Last, to grant construction licenses environmental studies must be performed. However, these studies are not aimed at protecting the environment, as is contemplated in the Federal environmental requirements for construction in the United States of America [31]. Under such guides, useful information regarding storm waters runoff, solid and hazardous wastes, and other important environmental issues are written primarily for general contractors. In contrast, in Colombia the "Formulario Unico Nacional" is concerned with landslides threats and risk of flooding. The impact construction generates on bodies of water should also be taken into account in this guide. Therefore, with this single environmental study, it is not possible to predict the impact urban growth will generate on water bodies.

Conceptual model of impacts on Río Frío stream

Using Wenger et al. 2009 proposed guidelines [32], a conceptual model was structured to establish possible impacts Río Frío receives as an urban stream pilot (Fig. 2).

Figure 2 Conceptual model of urban impacts on Rfo Frio. O.M.: organic matter. 

Likewise, it also serves as guidance for impact identification of urban growth on rivers at a regional level. The diagram is divided into four columns. The first column -regulation- determined regulation instruments involved in urban activity. These include land use planning, which takes into account actions exerted by curators, regional and national territorial planning (plan de ordenamiento territorial POT), and current Colombian environmental legislation to protect water, air, soil, and watersheds, among others.

The second column identified sources of impact along the basins. Within this category the first three are related to human urban activity, and the last two to those directly related to legal procedures. The third column determined attributes generating stress in aquatic communities, named stressors. Two types of stressors were acknowledged: exogenous or outside the water or on river or stream banks (water flow alterations, exogenous or external organic matter, - also named contributions - and alterations of riparian forest or gallery forest, accompanying basins). The other type of stressor is endogenous, present in the water column (toxic ions, dissolved gases, nutrients, endogenous organic matter, etc.). Stressors are the result of impact sources. Some may be more influential than others, for example, alteration of riparian forest can have an effect on flow disturbance and the contribution of ions or nutrients to the river [33,34] in contrast to normal flood fluctuation of the riparian zone.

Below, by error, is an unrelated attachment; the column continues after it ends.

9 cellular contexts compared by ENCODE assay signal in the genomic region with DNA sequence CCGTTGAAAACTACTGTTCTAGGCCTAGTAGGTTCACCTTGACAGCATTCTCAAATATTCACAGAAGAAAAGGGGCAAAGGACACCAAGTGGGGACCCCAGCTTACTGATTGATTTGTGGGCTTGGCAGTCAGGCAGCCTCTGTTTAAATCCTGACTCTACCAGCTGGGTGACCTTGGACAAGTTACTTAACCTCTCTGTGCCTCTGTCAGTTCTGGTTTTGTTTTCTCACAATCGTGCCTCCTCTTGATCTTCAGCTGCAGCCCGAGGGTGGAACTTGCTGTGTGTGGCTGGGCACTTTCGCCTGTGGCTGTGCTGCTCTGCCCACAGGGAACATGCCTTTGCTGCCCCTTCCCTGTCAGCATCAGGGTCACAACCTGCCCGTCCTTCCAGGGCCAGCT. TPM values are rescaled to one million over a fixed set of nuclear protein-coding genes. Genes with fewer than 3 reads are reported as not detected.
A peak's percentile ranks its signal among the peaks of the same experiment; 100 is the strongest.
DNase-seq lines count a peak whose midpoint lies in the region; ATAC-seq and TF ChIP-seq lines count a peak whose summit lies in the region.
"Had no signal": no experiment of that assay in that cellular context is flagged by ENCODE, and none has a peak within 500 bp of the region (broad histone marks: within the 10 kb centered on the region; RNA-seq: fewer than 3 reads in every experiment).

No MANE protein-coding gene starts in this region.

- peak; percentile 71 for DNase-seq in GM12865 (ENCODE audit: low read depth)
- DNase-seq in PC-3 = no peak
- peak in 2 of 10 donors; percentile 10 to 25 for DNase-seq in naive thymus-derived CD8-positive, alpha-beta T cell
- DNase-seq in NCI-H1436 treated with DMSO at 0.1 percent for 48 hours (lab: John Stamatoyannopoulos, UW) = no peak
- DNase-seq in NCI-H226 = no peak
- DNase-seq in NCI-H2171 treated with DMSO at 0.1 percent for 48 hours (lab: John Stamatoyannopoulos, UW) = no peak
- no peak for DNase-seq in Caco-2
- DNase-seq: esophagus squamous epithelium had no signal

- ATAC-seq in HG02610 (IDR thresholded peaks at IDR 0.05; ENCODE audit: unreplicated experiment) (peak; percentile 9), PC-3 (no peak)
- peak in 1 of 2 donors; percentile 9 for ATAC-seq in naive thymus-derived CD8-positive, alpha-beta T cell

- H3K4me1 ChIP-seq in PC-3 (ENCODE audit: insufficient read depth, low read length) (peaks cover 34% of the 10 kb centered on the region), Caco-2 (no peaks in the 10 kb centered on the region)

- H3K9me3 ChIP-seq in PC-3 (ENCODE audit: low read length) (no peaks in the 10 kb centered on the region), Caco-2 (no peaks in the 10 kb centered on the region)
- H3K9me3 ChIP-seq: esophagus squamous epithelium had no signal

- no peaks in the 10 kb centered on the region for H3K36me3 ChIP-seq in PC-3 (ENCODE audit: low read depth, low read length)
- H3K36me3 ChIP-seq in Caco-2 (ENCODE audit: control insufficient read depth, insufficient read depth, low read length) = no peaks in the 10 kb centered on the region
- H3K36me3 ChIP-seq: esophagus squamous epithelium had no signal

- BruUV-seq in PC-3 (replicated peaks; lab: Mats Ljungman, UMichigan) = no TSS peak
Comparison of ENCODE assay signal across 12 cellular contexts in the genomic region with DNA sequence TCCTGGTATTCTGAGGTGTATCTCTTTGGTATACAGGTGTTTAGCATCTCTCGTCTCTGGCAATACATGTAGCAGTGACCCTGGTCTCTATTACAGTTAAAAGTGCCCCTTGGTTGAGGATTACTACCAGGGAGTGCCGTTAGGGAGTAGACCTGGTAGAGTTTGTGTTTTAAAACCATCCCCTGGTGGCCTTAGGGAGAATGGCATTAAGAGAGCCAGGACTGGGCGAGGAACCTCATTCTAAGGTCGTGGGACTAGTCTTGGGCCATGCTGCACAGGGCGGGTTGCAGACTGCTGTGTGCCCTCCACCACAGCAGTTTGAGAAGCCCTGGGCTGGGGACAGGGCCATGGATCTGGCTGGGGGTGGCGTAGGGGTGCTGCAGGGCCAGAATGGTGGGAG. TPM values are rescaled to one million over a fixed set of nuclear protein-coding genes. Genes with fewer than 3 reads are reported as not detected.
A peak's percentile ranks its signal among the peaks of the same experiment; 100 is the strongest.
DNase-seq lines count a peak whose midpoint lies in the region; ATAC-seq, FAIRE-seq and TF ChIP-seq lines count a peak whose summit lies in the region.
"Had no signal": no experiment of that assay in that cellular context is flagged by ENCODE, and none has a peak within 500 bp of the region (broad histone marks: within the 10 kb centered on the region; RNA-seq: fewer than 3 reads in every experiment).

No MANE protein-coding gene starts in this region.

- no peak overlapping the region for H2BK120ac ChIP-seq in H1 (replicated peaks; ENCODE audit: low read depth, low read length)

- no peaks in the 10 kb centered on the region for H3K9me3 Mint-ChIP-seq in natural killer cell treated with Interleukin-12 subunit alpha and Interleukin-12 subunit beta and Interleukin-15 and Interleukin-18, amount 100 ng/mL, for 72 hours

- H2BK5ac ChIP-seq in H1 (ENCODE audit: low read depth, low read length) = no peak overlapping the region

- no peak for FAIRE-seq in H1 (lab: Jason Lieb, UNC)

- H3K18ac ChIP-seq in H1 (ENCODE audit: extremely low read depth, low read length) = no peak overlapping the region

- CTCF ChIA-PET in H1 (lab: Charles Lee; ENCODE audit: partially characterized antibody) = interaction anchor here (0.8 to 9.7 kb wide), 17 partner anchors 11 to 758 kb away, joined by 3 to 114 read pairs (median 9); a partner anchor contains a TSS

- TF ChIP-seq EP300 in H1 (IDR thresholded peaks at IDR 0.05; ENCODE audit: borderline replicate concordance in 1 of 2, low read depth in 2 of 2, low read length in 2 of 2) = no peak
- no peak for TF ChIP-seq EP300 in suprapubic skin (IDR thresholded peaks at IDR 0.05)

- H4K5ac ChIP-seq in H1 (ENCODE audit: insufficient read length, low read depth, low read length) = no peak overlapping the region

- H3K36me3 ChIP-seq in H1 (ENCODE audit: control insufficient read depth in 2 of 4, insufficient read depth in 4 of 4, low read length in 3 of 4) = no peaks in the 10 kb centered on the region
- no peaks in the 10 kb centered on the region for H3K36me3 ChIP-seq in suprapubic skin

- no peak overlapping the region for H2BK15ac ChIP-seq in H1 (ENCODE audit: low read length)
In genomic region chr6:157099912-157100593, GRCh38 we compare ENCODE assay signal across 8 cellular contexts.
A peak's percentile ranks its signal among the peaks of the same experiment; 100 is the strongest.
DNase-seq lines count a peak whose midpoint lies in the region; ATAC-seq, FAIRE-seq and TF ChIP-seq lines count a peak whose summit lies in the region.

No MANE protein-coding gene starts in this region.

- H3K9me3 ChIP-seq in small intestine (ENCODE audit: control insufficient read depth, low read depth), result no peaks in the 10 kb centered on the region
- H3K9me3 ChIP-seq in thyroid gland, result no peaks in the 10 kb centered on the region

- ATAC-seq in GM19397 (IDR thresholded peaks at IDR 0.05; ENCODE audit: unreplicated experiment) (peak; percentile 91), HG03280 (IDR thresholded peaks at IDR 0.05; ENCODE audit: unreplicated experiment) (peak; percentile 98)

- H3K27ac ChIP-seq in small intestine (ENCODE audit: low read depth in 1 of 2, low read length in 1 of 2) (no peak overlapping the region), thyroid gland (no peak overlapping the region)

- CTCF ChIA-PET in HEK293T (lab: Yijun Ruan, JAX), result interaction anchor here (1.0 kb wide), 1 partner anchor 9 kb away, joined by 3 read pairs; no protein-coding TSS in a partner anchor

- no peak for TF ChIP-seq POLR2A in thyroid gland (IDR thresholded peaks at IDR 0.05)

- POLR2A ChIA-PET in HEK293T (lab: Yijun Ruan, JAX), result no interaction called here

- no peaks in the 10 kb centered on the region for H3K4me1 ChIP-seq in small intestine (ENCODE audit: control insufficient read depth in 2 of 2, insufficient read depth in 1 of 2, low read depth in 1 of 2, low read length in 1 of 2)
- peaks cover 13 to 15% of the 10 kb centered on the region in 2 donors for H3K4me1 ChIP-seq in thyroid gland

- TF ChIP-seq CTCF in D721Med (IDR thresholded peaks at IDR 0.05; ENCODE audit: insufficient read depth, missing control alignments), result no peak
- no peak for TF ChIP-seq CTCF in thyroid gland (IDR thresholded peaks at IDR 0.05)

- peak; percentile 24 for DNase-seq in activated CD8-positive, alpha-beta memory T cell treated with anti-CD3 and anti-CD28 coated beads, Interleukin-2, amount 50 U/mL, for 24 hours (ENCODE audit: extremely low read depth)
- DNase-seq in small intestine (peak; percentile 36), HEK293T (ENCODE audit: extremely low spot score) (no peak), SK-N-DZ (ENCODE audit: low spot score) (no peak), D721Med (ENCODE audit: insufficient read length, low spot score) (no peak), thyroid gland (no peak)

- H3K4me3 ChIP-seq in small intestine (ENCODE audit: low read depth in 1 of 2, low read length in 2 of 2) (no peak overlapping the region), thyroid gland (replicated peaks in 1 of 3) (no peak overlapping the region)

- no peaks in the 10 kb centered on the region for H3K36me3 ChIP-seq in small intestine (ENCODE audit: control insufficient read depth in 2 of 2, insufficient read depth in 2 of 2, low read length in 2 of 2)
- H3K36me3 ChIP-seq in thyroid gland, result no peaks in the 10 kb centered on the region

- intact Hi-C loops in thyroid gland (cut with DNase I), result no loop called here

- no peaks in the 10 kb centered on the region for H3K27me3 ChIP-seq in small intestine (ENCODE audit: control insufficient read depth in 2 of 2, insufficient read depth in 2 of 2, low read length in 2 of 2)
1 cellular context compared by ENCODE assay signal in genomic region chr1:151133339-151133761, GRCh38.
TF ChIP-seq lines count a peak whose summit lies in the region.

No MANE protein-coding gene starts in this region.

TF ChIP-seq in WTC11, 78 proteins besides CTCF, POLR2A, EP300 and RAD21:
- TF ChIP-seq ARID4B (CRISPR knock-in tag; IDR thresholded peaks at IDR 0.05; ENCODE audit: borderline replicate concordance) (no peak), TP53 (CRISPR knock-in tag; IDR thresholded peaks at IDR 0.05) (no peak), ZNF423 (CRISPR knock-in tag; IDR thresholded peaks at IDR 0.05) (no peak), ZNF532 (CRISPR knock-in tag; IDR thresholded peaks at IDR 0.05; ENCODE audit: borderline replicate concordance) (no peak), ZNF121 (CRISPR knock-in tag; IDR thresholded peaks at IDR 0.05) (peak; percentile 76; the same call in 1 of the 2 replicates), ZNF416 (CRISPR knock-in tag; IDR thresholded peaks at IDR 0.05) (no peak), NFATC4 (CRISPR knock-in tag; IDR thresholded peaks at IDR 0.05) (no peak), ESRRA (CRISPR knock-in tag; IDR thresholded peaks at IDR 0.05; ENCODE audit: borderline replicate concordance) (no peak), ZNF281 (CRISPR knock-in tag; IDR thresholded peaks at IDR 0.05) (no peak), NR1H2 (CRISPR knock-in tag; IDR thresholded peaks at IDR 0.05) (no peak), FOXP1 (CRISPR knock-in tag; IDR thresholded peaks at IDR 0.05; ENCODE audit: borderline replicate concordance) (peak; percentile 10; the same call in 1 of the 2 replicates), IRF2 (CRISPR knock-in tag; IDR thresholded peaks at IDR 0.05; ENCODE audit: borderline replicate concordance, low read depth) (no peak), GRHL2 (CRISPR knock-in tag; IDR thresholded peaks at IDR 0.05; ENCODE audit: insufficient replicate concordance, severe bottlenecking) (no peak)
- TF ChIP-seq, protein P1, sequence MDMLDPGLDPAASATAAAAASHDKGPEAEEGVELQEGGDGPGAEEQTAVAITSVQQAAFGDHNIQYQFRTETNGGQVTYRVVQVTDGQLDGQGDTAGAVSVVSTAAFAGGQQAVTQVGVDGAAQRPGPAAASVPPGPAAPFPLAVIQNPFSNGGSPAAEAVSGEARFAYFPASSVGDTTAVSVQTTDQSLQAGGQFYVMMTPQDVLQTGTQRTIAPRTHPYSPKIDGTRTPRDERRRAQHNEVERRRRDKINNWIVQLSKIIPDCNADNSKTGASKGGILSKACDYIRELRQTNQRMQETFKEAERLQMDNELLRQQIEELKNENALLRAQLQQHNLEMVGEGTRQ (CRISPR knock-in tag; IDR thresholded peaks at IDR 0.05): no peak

The last column describes ecosystem components, such as endogenous and exogenous organic matter. In addition, elements of the ecosystem also involve freshwater communities: benthos, fish, and algae. In the present study only benthic macroinvertebrate fauna, organisms that live and develop in the bottom of rivers or lentic systems, was studied [14].

The ecosystem and its components respond to stressors. Additionally, depending on the component level so can be its impact. Wenger etal. 2009[32] categorized three states of ecosystem alteration: (1) Minimum disruption: streams maintaining their original structure and function or one that has been restored. (2) Moderate impairment: significantly altered flows, with structure and function of modified ecosystem, yet still provides multiple ecosystem services. Usually urban rivers outside dense urban or suburban centers, last (3) Severe Disruption: watercourses that have lost every species susceptible to pollution and only the most tolerant remain. Nevertheless, the system provides some ecosystem services. As a case in point, channels for carrying off rain water as a source of fresh water for dilution of pollutants.

Collectively, according to the results obtained for Río Frío stream, the following can be established: at RF01 site the stream still has some attributes. However, it is beginning to show human disturbance at this suburban location, with minimal disruption. At RF02 the stream is intervened by urban growth in the northern part of the municipality of Floridablanca (Fig. 1). Thus, it begins to show moderate alterations with loss of sensitive communities. Last, at RF03 and RF04 sites severe alteration conditions are present. Therefore, susceptible macroinvertebrate communities are incapable of living under such polluted conditions, and only the most tolerant communities survive. At RF04, downstream of Río Frío wastewater treatment plant discharge, the most tolerant communities are almost absent. This clearly demonstrates the level of urban disturbance the stream receives before its tributary to Río de Oro. Most concerning Río Frío has lost all its ecosystem services.